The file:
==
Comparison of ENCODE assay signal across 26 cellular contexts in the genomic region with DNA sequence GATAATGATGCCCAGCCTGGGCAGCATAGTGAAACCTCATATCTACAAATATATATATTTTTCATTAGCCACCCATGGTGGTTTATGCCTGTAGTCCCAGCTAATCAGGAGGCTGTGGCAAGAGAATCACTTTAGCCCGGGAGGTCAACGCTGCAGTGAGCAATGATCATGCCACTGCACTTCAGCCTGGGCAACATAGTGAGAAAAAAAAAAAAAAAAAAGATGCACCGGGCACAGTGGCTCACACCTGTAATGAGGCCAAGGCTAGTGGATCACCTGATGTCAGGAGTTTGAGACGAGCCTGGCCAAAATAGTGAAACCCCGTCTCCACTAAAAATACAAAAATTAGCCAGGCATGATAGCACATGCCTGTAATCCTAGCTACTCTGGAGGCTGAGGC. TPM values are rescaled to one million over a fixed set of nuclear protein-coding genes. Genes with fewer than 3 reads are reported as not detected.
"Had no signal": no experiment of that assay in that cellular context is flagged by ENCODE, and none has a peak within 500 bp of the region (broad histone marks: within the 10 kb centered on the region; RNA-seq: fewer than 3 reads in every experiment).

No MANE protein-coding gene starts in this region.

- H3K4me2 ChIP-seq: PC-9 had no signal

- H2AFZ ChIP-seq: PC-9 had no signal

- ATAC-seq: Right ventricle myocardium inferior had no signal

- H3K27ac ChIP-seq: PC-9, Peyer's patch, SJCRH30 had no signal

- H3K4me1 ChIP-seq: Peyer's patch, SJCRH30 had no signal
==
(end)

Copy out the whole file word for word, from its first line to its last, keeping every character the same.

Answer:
Comparison of ENCODE assay signal across 26 cellular contexts in the genomic region with DNA sequence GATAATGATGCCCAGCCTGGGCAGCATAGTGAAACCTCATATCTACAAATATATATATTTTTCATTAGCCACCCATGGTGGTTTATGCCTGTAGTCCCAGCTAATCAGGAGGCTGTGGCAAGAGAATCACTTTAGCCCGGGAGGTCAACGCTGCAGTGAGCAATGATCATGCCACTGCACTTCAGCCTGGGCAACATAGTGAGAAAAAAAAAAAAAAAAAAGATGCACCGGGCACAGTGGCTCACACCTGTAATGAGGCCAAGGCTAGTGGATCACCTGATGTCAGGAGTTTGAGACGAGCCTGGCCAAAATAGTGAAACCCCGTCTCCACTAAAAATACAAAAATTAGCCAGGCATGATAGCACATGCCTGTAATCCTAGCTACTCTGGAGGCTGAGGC. TPM values are rescaled to one million over a fixed set of nuclear protein-coding genes. Genes with fewer than 3 reads are reported as not detected.
"Had no signal": no experiment of that assay in that cellular context is flagged by ENCODE, and none has a peak within 500 bp of the region (broad histone marks: within the 10 kb centered on the region; RNA-seq: fewer than 3 reads in every experiment).

No MANE protein-coding gene starts in this region.

- H3K4me2 ChIP-seq: PC-9 had no signal

- H2AFZ ChIP-seq: PC-9 had no signal

- ATAC-seq: Right ventricle myocardium inferior had no signal

- H3K27ac ChIP-seq: PC-9, Peyer's patch, SJCRH30 had no signal

- H3K4me1 ChIP-seq: Peyer's patch, SJCRH30 had no signal